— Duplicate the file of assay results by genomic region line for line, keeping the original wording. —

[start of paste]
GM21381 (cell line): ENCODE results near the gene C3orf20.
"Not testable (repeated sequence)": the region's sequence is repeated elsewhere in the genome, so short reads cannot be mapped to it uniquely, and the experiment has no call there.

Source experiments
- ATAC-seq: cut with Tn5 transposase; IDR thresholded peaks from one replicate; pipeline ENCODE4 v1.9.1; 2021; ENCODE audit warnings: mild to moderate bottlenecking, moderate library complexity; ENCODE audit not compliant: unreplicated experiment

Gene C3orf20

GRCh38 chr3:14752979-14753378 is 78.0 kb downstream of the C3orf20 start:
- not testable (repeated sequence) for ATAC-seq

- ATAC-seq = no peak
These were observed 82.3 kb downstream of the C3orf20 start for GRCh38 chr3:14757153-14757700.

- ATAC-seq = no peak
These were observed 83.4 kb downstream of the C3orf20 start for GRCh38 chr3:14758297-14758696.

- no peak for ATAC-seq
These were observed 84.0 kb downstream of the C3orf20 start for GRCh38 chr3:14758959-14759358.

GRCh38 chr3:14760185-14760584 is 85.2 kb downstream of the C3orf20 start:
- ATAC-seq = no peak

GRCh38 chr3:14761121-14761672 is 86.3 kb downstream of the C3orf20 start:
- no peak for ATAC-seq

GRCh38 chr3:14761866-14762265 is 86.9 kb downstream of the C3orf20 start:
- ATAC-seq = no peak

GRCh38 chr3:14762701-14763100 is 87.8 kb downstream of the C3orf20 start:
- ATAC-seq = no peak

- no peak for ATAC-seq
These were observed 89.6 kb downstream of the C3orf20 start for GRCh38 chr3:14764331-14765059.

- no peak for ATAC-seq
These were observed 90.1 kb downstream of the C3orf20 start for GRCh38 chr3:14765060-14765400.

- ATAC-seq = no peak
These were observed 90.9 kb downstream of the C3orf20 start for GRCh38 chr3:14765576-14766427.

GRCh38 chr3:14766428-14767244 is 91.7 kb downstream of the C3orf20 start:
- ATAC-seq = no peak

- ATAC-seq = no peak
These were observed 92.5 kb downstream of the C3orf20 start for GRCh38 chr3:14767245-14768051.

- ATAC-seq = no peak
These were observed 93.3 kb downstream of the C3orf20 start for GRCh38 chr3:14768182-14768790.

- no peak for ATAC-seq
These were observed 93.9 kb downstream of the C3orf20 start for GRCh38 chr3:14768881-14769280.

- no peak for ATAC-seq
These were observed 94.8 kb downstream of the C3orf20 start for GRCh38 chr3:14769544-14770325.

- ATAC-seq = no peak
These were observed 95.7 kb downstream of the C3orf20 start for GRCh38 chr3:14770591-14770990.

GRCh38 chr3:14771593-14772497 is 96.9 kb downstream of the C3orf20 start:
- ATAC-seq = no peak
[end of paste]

GM21381 (cell line): ENCODE results near the gene C3orf20.
"Not testable (repeated sequence)": the region's sequence is repeated elsewhere in the genome, so short reads cannot be mapped to it uniquely, and the experiment has no call there.

Source experiments
- ATAC-seq: cut with Tn5 transposase; IDR thresholded peaks from one replicate; pipeline ENCODE4 v1.9.1; 2021; ENCODE audit warnings: mild to moderate bottlenecking, moderate library complexity; ENCODE audit not compliant: unreplicated experiment

Gene C3orf20

GRCh38 chr3:14752979-14753378 is 78.0 kb downstream of the C3orf20 start:
- not testable (repeated sequence) for ATAC-seq

- ATAC-seq = no peak
These were observed 82.3 kb downstream of the C3orf20 start for GRCh38 chr3:14757153-14757700.

- ATAC-seq = no peak
These were observed 83.4 kb downstream of the C3orf20 start for GRCh38 chr3:14758297-14758696.

- no peak for ATAC-seq
These were observed 84.0 kb downstream of the C3orf20 start for GRCh38 chr3:14758959-14759358.

GRCh38 chr3:14760185-14760584 is 85.2 kb downstream of the C3orf20 start:
- ATAC-seq = no peak

GRCh38 chr3:14761121-14761672 is 86.3 kb downstream of the C3orf20 start:
- no peak for ATAC-seq

GRCh38 chr3:14761866-14762265 is 86.9 kb downstream of the C3orf20 start:
- ATAC-seq = no peak

GRCh38 chr3:14762701-14763100 is 87.8 kb downstream of the C3orf20 start:
- ATAC-seq = no peak

- no peak for ATAC-seq
These were observed 89.6 kb downstream of the C3orf20 start for GRCh38 chr3:14764331-14765059.

- no peak for ATAC-seq
These were observed 90.1 kb downstream of the C3orf20 start for GRCh38 chr3:14765060-14765400.

- ATAC-seq = no peak
These were observed 90.9 kb downstream of the C3orf20 start for GRCh38 chr3:14765576-14766427.

GRCh38 chr3:14766428-14767244 is 91.7 kb downstream of the C3orf20 start:
- ATAC-seq = no peak

- ATAC-seq = no peak
These were observed 92.5 kb downstream of the C3orf20 start for GRCh38 chr3:14767245-14768051.

- ATAC-seq = no peak
These were observed 93.3 kb downstream of the C3orf20 start for GRCh38 chr3:14768182-14768790.

- no peak for ATAC-seq
These were observed 93.9 kb downstream of the C3orf20 start for GRCh38 chr3:14768881-14769280.

- no peak for ATAC-seq
These were observed 94.8 kb downstream of the C3orf20 start for GRCh38 chr3:14769544-14770325.

- ATAC-seq = no peak
These were observed 95.7 kb downstream of the C3orf20 start for GRCh38 chr3:14770591-14770990.

GRCh38 chr3:14771593-14772497 is 96.9 kb downstream of the C3orf20 start:
- ATAC-seq = no peak